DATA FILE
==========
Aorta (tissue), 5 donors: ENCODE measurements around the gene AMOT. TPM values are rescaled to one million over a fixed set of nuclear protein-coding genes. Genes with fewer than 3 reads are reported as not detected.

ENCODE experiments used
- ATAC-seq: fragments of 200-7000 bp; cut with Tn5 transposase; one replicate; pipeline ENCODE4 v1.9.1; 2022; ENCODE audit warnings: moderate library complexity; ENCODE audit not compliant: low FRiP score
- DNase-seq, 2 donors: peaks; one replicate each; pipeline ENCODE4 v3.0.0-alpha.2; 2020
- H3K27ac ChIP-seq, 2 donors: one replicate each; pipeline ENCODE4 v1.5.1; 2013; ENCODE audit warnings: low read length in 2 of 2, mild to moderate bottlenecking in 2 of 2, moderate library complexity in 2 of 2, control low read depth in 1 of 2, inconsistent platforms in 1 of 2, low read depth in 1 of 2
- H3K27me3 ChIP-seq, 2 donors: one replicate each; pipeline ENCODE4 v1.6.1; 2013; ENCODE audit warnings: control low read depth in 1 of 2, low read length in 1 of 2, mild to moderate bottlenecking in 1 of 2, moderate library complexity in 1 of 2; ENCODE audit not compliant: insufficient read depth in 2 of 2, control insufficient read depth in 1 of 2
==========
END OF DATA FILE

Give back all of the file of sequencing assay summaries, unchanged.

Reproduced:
Aorta (tissue), 5 donors: ENCODE measurements around the gene AMOT. TPM values are rescaled to one million over a fixed set of nuclear protein-coding genes. Genes with fewer than 3 reads are reported as not detected.

ENCODE experiments used
- ATAC-seq: fragments of 200-7000 bp; cut with Tn5 transposase; one replicate; pipeline ENCODE4 v1.9.1; 2022; ENCODE audit warnings: moderate library complexity; ENCODE audit not compliant: low FRiP score
- DNase-seq, 2 donors: peaks; one replicate each; pipeline ENCODE4 v3.0.0-alpha.2; 2020
- H3K27ac ChIP-seq, 2 donors: one replicate each; pipeline ENCODE4 v1.5.1; 2013; ENCODE audit warnings: low read length in 2 of 2, mild to moderate bottlenecking in 2 of 2, moderate library complexity in 2 of 2, control low read depth in 1 of 2, inconsistent platforms in 1 of 2, low read depth in 1 of 2
- H3K27me3 ChIP-seq, 2 donors: one replicate each; pipeline ENCODE4 v1.6.1; 2013; ENCODE audit warnings: control low read depth in 1 of 2, low read length in 1 of 2, mild to moderate bottlenecking in 1 of 2, moderate library complexity in 1 of 2; ENCODE audit not compliant: insufficient read depth in 2 of 2, control insufficient read depth in 1 of 2